The Intranet Management Handbook
My latest book, The Intranet Management Handbook, was published on 14 February by Facet Publishing. Helen Carley, the Publishing Director at Facet, had been trying to persuade me to write a book on intranets for around five years. Towards the end of 2009 and early 2010 I had been involved in a fascinating project to develop a five-year intranet strategy for an international high-technology company. This project required me to apply all that I had learned since setting up Intranet Focus Ltd. in 1999, and the end of the project seemed like a good time to start on a book about intranet management. At that time I knew that James Robertson was in the process of writing a book on intranet design good practice, so that meant I could focus on management issues. The original title was The Intranet Governance Handbook, but having written the first draft Helen and I decided that the scope was too restrictive. The result was a radical restructure of the book and quite a considerable amount of rewriting, but in my view it was worth the effort.
There is a section on the Intranet Focus web site that supports the book, listing out all the end-of-chapter resources. These will be updated from time to time. There will also be links to reviews of the book, which will be published in the USA by Information Today Inc. in mid-April.
The book is divided into four sections
- Operational planning
- Governance and strategy
The reason for adopting the ‘Handbook’ description is that each chapter stands on its own, providing what I hope is practical advice on eighteen different aspects of intranet management. The primary persona for the reader of the book is someone who has taken on the management of an intranet, probably as part of another role, and has not had any previous experience of managing an intranet. One of my heroes is Richard Feynman, the Nobel physicist, and he saw his role as having developed a set of mathematical tools that others could use to solve difficult problems. This book documents my set of tools, though many have been improved immeasurably though discussions with Jane McConnell, Michael Sampson and James Robertson. I am very grateful to them for their support and advice during the time I was writing the book. Over eighty clients have also contributed to the book through the intranet management challenges they have set me over the last decade.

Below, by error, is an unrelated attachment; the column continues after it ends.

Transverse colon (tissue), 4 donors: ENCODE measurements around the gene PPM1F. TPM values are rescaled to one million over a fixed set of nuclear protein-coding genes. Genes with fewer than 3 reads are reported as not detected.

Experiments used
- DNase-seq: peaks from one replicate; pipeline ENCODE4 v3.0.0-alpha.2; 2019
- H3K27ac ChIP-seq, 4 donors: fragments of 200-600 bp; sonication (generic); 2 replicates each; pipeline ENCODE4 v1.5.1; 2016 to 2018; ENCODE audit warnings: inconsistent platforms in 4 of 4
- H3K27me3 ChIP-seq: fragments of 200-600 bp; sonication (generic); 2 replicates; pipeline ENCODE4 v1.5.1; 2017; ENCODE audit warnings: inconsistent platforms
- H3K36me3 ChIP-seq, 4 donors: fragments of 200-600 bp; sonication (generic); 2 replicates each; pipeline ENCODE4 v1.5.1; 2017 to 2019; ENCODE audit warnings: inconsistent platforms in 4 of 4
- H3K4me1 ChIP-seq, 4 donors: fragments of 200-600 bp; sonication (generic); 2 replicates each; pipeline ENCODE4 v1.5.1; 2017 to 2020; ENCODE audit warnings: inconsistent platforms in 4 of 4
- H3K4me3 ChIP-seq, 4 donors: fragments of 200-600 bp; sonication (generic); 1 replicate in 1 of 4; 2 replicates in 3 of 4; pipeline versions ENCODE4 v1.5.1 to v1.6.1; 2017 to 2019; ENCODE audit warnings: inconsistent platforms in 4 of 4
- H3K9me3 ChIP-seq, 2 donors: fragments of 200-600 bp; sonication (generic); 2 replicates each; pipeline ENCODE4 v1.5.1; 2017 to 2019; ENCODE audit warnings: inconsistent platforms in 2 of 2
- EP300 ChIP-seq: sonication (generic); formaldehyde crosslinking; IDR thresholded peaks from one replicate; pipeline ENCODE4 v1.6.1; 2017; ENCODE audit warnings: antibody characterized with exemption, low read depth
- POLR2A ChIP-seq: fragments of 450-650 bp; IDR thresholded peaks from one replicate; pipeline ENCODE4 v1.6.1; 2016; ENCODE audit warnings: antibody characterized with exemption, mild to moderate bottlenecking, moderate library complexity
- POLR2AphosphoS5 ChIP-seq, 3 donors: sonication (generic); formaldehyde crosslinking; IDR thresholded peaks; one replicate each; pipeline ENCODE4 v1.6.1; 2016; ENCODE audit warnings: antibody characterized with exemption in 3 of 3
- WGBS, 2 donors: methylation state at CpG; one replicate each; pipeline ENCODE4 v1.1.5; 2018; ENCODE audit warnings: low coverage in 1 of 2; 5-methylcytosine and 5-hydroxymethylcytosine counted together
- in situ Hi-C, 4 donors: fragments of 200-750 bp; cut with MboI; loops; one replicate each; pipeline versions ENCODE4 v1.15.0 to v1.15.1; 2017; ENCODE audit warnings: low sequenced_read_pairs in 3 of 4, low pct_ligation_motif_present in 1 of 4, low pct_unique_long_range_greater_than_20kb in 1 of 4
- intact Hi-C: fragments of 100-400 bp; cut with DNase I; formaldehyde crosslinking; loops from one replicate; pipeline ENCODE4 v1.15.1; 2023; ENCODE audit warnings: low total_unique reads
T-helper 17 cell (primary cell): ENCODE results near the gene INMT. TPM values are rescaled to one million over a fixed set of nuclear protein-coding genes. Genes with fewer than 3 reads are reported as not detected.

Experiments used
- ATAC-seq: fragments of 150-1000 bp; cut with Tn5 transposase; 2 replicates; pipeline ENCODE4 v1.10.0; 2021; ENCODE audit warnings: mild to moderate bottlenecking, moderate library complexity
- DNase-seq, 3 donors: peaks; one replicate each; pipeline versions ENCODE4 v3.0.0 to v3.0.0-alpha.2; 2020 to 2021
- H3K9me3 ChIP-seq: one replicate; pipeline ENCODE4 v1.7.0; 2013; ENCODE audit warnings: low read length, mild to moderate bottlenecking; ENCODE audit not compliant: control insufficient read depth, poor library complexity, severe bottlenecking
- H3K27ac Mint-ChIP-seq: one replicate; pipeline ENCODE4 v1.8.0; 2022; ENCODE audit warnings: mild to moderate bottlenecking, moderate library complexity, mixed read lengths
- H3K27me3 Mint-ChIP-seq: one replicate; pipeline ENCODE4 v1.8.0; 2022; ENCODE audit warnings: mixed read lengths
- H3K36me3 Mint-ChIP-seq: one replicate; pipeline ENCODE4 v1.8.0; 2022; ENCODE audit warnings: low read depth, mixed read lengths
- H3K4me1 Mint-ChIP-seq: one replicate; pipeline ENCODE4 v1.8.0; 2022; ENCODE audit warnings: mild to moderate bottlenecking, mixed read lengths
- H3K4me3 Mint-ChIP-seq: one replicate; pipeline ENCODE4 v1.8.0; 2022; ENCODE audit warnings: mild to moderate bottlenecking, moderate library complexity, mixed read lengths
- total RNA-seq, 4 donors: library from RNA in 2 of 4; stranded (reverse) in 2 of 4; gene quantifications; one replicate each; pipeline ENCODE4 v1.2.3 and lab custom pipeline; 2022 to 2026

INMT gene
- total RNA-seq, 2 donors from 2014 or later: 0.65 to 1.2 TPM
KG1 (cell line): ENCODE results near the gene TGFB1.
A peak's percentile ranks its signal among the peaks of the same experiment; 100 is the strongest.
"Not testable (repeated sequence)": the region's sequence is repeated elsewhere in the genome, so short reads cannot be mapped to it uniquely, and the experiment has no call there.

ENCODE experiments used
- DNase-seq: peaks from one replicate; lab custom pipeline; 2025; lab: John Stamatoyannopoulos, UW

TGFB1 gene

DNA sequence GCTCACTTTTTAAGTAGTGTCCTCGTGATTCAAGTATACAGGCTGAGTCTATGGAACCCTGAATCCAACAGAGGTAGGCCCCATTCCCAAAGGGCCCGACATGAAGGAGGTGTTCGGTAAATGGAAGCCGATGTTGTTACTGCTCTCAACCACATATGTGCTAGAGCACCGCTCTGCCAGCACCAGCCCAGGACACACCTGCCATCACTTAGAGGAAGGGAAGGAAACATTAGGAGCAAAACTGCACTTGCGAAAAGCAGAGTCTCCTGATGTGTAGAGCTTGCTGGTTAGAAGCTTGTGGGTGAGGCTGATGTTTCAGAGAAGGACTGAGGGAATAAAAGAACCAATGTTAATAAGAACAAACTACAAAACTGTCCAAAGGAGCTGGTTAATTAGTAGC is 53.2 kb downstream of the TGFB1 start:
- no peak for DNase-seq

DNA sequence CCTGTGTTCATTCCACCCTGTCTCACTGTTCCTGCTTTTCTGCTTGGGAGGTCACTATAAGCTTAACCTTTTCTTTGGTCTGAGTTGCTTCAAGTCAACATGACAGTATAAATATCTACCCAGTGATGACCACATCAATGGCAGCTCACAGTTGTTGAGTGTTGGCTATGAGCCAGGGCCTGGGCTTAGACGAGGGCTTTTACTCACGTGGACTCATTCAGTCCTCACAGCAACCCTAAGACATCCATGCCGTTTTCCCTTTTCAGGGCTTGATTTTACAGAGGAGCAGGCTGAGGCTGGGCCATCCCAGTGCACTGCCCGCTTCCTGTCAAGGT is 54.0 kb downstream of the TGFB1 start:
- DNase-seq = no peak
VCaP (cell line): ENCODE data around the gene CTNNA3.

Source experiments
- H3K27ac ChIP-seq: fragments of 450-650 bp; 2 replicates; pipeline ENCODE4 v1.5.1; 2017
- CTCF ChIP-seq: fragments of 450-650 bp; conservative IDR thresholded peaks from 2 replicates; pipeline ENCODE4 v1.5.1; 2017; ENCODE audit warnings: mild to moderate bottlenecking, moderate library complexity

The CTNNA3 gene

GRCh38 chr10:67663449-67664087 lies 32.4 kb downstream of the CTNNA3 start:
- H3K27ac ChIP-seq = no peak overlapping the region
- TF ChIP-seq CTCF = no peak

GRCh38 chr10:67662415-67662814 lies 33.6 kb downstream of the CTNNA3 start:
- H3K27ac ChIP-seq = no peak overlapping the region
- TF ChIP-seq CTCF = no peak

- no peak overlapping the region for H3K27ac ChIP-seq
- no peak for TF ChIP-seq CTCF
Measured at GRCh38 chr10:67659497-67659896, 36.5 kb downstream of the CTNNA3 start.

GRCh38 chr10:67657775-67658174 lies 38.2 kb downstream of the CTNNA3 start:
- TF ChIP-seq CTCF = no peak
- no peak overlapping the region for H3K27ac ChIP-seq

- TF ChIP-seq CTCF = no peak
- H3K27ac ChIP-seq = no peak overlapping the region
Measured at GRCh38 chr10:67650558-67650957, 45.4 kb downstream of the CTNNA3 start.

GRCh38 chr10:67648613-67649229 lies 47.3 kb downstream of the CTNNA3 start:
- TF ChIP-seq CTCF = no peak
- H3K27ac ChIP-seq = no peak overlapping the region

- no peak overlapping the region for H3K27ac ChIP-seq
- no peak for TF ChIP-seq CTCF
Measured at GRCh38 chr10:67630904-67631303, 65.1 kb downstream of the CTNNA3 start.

I am constantly surprised at how few books have been publishing on intranets. I suspect the main challenge is getting permission to reproduce screen shots of intranets, especially when the aim is to show poor practice. By focusing on management issues, and leaving design to James, I was able to write a book without a single screen shot. If you are looking for screen shots then go to the Nielsen Norman Intranet Design Annual reports!
What the book does contain are my opinions on quite a number of topics. You may disagree with them, but in doing so the process may help you come up with your own solutions to the challenges of intranet management.